Free people also know that the future is not predetermined. History is not some unyielding, unalterable, human inevitability. We can make choices and, sometimes, those choices turn the course of history.

When the Revolutionaries of 1776 challenged the illegitimate rule of the British government and pledged to one another their lives, fortunes, and sacred honor, they were pushing against not merely the greatest global empire and the greatest military ever assembled, but what appeared to be historical destiny.

Wasn’t Britain, in all its power and glory, the culmination of three thousand years of Western history and development? Wasn’t the fate of the British government to govern colonies around the world?

Not according to a scrappy band of rebels in North America that included George Washington among their ranks! The Declaration of Independence is nothing less than the statement of a people resolved to throwing off the chains of tyranny and establishing a new government that derives its “just powers from the consent of the governed.”

When Lincoln chose to use all Constitutional powers at his disposal to preserve the American union, to stop the spread of legalized slavery, and to place slavery “in the course of ultimate extinction,” the institution of slavery was at that very moment being celebrated and championed by those within the halls of higher education,  within legislative halls, and within churches.

Historical momentum was not on Lincoln’s side. Thankfully, Lincoln chose to take a stand for justice rather than history.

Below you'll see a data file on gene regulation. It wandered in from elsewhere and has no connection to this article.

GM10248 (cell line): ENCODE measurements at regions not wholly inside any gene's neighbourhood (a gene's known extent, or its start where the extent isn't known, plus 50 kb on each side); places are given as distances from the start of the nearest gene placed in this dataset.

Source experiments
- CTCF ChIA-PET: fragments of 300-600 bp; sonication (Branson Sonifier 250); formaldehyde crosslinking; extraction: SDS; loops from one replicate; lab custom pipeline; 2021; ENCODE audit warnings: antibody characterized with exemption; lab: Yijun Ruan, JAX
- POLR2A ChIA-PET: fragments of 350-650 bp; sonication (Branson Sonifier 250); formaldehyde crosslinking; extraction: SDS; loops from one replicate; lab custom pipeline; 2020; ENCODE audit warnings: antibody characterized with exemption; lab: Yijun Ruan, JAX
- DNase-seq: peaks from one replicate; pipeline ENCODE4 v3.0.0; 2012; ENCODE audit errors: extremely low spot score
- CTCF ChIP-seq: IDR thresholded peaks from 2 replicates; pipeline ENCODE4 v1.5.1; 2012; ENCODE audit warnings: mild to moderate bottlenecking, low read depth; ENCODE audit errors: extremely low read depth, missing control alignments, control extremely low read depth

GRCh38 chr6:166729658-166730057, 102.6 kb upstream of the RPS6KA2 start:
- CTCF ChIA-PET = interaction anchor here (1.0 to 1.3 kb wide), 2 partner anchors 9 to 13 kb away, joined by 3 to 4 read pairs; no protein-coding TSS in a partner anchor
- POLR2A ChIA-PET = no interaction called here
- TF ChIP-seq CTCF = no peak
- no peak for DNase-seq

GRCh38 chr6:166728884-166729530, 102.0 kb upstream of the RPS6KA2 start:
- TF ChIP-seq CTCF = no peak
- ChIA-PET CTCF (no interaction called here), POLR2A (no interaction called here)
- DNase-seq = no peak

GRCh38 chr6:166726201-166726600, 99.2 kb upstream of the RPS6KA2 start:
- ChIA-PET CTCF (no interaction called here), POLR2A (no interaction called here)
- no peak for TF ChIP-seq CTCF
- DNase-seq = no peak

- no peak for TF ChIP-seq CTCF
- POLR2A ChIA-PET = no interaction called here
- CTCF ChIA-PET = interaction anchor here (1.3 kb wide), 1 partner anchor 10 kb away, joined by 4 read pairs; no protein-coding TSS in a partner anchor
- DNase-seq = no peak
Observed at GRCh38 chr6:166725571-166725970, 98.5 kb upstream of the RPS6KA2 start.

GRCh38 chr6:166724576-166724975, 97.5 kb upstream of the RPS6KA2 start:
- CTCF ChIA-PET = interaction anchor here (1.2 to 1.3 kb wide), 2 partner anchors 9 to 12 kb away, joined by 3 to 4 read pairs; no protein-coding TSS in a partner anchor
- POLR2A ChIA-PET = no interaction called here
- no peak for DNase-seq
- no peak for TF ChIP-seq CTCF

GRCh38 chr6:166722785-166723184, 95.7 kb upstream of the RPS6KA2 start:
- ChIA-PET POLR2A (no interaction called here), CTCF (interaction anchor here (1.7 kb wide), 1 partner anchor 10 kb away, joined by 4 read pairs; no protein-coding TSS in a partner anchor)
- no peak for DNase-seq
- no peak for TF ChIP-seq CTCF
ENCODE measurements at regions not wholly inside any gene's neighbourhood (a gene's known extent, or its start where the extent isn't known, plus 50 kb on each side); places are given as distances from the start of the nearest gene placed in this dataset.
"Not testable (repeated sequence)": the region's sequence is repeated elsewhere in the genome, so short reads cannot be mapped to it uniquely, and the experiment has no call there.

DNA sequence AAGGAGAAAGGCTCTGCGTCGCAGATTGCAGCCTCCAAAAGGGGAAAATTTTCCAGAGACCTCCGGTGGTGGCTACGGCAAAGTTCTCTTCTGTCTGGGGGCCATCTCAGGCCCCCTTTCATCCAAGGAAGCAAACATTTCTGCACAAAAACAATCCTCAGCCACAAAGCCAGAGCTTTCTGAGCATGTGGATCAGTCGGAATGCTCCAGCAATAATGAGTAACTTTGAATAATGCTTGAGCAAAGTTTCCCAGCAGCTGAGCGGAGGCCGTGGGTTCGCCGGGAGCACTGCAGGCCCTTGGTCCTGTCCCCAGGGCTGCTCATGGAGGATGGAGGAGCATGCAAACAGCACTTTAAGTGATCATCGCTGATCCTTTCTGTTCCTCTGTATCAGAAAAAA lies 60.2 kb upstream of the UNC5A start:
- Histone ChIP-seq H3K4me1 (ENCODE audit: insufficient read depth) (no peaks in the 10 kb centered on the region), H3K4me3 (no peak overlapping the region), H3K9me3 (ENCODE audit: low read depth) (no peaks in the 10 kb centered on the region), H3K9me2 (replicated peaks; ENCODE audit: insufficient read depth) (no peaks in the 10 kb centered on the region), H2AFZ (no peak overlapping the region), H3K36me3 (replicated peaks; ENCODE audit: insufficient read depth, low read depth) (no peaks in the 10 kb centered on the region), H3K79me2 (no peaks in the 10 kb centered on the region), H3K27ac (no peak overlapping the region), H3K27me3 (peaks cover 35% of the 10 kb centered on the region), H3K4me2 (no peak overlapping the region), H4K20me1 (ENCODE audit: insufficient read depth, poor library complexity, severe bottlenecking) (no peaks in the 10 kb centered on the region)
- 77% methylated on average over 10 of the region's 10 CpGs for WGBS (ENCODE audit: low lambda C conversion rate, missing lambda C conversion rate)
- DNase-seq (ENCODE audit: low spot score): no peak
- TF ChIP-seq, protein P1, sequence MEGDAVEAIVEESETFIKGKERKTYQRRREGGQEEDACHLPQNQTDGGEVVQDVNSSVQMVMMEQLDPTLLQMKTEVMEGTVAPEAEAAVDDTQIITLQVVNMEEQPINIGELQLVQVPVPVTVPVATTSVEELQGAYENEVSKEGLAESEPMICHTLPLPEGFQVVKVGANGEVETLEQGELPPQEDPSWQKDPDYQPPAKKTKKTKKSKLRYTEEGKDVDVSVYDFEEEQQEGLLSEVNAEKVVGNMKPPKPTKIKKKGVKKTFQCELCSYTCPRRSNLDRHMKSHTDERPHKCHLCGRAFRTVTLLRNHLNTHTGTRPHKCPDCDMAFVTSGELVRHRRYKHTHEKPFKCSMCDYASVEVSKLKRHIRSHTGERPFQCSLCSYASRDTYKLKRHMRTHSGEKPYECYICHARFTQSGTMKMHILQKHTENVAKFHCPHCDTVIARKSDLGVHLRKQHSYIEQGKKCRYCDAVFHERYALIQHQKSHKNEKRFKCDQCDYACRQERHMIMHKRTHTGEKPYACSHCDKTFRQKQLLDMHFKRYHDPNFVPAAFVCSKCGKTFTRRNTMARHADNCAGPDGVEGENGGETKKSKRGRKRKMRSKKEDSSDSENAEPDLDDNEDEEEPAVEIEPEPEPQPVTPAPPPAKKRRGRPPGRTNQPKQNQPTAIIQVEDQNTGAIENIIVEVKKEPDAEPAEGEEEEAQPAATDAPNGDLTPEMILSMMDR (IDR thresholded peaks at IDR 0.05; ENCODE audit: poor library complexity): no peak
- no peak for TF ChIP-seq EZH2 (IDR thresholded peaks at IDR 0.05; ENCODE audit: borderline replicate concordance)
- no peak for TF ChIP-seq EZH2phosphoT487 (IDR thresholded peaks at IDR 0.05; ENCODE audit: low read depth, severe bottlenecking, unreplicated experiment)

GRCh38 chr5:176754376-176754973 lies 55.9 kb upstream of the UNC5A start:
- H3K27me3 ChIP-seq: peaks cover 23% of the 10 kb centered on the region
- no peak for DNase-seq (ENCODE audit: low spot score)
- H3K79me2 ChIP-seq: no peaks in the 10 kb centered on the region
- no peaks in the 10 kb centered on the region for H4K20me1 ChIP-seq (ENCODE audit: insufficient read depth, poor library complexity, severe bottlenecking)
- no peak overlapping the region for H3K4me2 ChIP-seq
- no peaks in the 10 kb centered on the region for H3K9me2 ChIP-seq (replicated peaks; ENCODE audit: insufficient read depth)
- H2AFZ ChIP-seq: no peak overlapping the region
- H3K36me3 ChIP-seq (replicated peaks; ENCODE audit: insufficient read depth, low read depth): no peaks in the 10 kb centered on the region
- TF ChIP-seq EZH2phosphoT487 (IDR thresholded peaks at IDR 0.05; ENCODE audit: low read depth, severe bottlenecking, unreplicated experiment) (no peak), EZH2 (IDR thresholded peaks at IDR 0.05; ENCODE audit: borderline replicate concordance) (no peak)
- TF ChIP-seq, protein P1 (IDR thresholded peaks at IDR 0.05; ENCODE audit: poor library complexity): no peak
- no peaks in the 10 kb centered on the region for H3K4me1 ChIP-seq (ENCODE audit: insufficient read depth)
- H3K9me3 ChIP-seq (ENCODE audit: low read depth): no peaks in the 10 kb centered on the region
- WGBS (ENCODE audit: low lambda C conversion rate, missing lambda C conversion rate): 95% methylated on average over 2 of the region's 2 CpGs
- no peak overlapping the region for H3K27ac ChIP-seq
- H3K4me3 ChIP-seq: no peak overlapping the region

In 1940, when Winston Churchill became the British Prime Minister, Nazi Germany appeared to be unstoppable. Germans had the most educated, scientific population in the world. They had the most developed university system in the world. As a result, the Nazi government had the best planes, tanks, bombs, and rockets, in the world.

Churchill did not bend or bow. He did not comply. He did not follow the winds of history. He did not give up. Instead, he hurled defiance across the English Channel and toppled one of the most murderous regimes of modern scientific central planning.

Truly free people cannot help but be optimistic because they know, no matter how bad things might be, at any given time they can resolve to make things better. Nothing is more dangerous for despots and tyrants than free people resolved to living freely and governing themselves.


“The future, though imminent, is obscure.” The author of this sentence is the same Winston Churchill mentioned above, and it contains important and true insight into human nature, the nature of the human mind, and the relationship between human beings, the history behind them, and the future that lies ahead.

The future certainly is imminent. 2022 is going to come, whether we want it to or not. Later years will come, too.

Time is a function of matter moving through space. We cannot stop all motion — we cannot stop planets rotating around the sun, or a galaxy moving through space — and therefore we cannot stop time. The future will become the present, and then, in the blink of an eye, the past.

What the future will be, however — or, at least, what our future will be — is something largely determined by us.